At Freagh, a short distance from Spanish Point, northwards, is another "puffing hole" of large extent, which, if in operation when the sun is shining, produces beautiful rainbow tints, and at each "puff" making a noise resembling that of a distant cannonade. This "puffing" comes from a cavern under the cliff, and is caused, no doubt, by the pressure of the inflowing wave on the air within which rushing out to escape produces the effect described, at the same time carrying a quantity of water in its progress, which, being converted into spray, dashes all round, as well as high up in the air, producing the same effect that rain does, so that a near approach will often cause inconvenience. At about half-tide, and when the waves are strong, this "puffing" is at its best. The collecting and burning of sea-weed along the coast, and converting it into kelp, which is shipped from Sandfield to England, appears to be a general practice and a profitable industry. Spanish Point is in no sense a Town like Kilkee.
Miltown, a mile or so inland, is the town proper, which is of considerable size and importance, with its system of water supply for domestic purposes, and from which town all the supplies come from baker, butcher, grocer, and other warehouses, which contribute to the feeding and clothing of the multitude, and from which the people of Spanish Point obtain their supplies. In Miltown there are two hotels, affording comfortable accommodation, and quite convenient enough to the coast for tourists and others, it has its Bank also for the transaction of monetary affairs.
Farther inland Mount Callan soars aloft, and from its summit a wide extent of sea and land may be seen. At Mount Callan are glens and ravines well worth exploring, and in one of which is the residence of a gallant gentleman who owns the country for a considerable distance on all sides; it is beautifully situated at the base of the mountain, and so closely surrounded by hills, north, west and east,-that on approaching from the north, after leaving the highway, over the principal carriage drive, across a heath-covered valley of great extent, and by a purling stream, with rare trees and shrubs planted along the avenue here and there, one arrives within a few hundred yards of the mansion before it is seen, and then we have before us wood, mountain, and valley, beautifully planted and artistically laid out, with walks excavated along the sides of a deep glen, the stream rushing below, across which rustic bridges are thrown at certain vantage points, and in sheltered situation are beds of choice plants and flowers, with the royal fern growing luxuriantly everywhere in its habitat, and all this in the midst of district as barren and as isolated as if one lived in the wildest part of the world, with this difference, of course, that within a few hours drive of Mount Callan, association with civilized life, is possible, and other advantages may be enjoyed not to be met with in less favoured situations.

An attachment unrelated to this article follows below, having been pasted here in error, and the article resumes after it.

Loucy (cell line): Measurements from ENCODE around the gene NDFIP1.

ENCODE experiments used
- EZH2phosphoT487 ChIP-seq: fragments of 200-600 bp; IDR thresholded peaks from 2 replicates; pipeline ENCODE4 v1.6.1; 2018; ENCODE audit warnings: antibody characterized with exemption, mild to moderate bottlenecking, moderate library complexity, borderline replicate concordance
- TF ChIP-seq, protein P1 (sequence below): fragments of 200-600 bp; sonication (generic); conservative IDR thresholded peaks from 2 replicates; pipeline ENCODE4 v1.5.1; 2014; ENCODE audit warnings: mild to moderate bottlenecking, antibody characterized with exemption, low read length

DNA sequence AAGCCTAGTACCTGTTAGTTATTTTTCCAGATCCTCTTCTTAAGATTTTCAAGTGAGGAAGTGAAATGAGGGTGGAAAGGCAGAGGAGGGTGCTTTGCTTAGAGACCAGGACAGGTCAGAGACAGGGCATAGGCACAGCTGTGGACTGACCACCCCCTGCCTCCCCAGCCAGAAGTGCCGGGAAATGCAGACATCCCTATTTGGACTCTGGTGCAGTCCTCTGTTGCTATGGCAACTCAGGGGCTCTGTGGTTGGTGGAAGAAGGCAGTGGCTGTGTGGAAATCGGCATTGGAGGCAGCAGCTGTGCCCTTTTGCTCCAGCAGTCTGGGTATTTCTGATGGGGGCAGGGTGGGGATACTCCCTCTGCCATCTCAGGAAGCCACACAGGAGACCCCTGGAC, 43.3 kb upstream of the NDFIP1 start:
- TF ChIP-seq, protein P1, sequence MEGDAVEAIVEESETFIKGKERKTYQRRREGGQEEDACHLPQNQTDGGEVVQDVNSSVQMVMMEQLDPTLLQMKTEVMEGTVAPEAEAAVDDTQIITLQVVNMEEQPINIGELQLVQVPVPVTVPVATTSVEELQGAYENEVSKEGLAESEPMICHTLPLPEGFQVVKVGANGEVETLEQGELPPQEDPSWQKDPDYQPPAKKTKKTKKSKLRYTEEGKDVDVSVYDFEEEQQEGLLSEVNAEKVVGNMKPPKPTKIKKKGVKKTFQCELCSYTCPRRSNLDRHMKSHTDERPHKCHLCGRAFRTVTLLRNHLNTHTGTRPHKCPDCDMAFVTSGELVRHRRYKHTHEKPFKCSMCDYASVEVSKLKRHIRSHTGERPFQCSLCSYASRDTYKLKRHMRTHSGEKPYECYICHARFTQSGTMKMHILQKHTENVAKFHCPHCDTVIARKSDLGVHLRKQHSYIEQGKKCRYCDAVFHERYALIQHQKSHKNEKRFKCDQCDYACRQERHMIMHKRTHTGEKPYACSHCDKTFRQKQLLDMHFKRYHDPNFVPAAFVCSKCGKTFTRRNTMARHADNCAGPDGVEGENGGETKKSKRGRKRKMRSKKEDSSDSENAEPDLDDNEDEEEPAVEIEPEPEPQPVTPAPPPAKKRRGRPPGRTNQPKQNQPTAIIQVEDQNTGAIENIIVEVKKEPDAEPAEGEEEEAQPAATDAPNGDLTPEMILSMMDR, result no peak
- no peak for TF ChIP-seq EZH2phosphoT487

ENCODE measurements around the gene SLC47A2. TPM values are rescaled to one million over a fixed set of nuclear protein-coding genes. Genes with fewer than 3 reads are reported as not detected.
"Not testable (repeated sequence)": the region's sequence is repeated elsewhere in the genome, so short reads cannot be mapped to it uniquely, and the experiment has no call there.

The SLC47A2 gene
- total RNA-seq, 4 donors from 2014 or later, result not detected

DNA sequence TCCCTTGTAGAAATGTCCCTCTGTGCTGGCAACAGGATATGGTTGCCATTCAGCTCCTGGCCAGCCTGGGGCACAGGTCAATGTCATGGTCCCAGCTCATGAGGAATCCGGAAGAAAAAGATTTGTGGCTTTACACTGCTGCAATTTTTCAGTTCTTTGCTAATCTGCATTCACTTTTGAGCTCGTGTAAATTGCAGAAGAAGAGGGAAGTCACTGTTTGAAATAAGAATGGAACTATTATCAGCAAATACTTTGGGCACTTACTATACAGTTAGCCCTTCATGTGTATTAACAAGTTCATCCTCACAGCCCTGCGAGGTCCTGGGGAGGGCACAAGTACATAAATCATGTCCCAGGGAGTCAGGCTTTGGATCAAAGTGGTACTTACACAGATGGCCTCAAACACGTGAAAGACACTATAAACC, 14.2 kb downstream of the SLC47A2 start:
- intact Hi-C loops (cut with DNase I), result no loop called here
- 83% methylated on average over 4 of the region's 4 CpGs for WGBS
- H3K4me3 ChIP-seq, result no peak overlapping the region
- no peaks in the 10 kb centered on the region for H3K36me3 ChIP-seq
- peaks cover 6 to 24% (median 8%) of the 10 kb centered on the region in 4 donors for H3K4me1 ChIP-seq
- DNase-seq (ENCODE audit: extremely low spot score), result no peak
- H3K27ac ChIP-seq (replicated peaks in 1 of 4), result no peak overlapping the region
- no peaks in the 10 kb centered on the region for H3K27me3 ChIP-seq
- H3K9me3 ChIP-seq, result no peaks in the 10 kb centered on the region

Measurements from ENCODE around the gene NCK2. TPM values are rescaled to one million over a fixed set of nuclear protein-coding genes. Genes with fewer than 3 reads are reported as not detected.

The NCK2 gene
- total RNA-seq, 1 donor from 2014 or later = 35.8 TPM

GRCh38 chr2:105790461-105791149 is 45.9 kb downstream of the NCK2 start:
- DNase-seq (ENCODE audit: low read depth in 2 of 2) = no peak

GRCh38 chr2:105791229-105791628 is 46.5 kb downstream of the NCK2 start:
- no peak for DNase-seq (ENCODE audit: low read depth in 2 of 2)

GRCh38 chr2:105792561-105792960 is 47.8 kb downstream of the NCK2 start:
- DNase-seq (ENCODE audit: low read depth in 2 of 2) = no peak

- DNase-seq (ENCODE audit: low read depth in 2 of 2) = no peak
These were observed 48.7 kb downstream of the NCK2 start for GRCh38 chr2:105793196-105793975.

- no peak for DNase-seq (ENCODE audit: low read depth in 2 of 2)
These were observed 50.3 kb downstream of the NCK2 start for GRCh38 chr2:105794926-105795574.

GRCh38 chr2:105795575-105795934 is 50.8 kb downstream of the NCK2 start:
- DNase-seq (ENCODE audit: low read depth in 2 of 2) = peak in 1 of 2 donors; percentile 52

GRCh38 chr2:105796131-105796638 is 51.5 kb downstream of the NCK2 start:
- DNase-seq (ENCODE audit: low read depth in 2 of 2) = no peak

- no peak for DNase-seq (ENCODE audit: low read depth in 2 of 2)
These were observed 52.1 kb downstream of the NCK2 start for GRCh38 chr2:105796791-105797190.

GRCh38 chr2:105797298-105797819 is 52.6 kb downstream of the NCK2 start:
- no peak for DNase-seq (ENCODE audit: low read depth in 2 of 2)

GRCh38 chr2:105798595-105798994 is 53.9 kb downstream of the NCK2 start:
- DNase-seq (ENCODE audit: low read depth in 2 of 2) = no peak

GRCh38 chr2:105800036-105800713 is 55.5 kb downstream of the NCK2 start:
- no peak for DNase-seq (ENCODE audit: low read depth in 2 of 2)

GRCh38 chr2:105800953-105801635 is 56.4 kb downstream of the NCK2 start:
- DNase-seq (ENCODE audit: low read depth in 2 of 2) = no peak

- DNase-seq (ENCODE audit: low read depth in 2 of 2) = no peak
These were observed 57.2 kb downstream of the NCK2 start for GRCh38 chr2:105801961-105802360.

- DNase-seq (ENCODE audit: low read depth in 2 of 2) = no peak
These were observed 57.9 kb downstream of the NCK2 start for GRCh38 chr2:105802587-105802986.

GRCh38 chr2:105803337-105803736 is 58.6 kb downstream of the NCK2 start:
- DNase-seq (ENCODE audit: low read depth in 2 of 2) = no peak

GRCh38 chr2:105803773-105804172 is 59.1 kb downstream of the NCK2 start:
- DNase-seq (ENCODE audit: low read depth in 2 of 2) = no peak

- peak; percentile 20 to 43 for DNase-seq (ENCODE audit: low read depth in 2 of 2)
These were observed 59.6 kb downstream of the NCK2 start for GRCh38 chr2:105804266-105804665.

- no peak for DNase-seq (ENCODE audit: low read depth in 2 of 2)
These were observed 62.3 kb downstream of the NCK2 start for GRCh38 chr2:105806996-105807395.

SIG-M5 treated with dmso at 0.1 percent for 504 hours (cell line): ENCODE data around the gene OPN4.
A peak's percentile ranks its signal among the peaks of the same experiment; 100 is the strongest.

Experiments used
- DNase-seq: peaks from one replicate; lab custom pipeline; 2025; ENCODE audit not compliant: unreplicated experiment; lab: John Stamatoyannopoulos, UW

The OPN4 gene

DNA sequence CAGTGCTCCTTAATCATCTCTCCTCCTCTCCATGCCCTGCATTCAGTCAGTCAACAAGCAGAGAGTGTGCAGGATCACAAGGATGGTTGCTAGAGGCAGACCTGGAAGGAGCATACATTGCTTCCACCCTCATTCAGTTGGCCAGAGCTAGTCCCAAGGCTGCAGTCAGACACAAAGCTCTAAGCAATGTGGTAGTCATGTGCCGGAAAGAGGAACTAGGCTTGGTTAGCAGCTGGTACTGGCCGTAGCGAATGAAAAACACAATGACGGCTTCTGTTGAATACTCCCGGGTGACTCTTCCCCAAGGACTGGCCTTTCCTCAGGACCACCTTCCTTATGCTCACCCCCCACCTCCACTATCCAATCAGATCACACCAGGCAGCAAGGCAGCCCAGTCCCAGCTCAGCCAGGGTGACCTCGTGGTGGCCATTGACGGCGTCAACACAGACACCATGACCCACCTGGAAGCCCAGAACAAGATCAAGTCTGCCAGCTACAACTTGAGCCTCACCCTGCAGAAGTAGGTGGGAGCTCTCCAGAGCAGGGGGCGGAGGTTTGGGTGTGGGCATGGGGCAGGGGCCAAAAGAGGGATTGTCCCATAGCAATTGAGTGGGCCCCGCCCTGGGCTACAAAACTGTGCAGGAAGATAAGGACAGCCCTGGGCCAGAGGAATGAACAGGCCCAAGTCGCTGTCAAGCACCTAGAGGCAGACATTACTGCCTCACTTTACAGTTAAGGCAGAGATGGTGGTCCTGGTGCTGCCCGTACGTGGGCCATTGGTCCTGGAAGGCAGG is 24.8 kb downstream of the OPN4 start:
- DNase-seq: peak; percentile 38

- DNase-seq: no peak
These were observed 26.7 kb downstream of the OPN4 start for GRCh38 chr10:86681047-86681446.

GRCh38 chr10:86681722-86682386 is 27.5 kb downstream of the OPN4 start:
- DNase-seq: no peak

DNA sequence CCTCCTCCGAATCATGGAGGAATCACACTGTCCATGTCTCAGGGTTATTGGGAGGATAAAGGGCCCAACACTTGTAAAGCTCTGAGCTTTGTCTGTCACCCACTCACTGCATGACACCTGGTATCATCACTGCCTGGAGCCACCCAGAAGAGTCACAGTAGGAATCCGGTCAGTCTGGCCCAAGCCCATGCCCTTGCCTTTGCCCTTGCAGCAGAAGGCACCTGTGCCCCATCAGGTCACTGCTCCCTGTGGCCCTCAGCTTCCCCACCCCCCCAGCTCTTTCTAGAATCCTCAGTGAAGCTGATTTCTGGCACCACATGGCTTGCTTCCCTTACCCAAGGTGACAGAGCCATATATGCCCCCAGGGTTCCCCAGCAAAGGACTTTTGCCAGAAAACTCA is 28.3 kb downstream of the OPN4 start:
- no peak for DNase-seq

An ascent to the top of Mount Callan reveals an ancient monument, whose history is lost in obscurity, or like almost all other ancient monuments is mixed up with fact and fable. Not far from the coast are Doulough and Coor lakes, and several rivers also, which, like the lakes, are well stocked with fish, to which many who delight in fishing as a pastime are attracted. The drives, both south and east, through mountain, valley, and plain, are most interesting, so that he who cannot enjoy a month or two at Spanish Point must be hard to please indeed.
Holiday Haunts on the West Coast of Clare by H.B.H
Courtesy of Clare Local Studies Project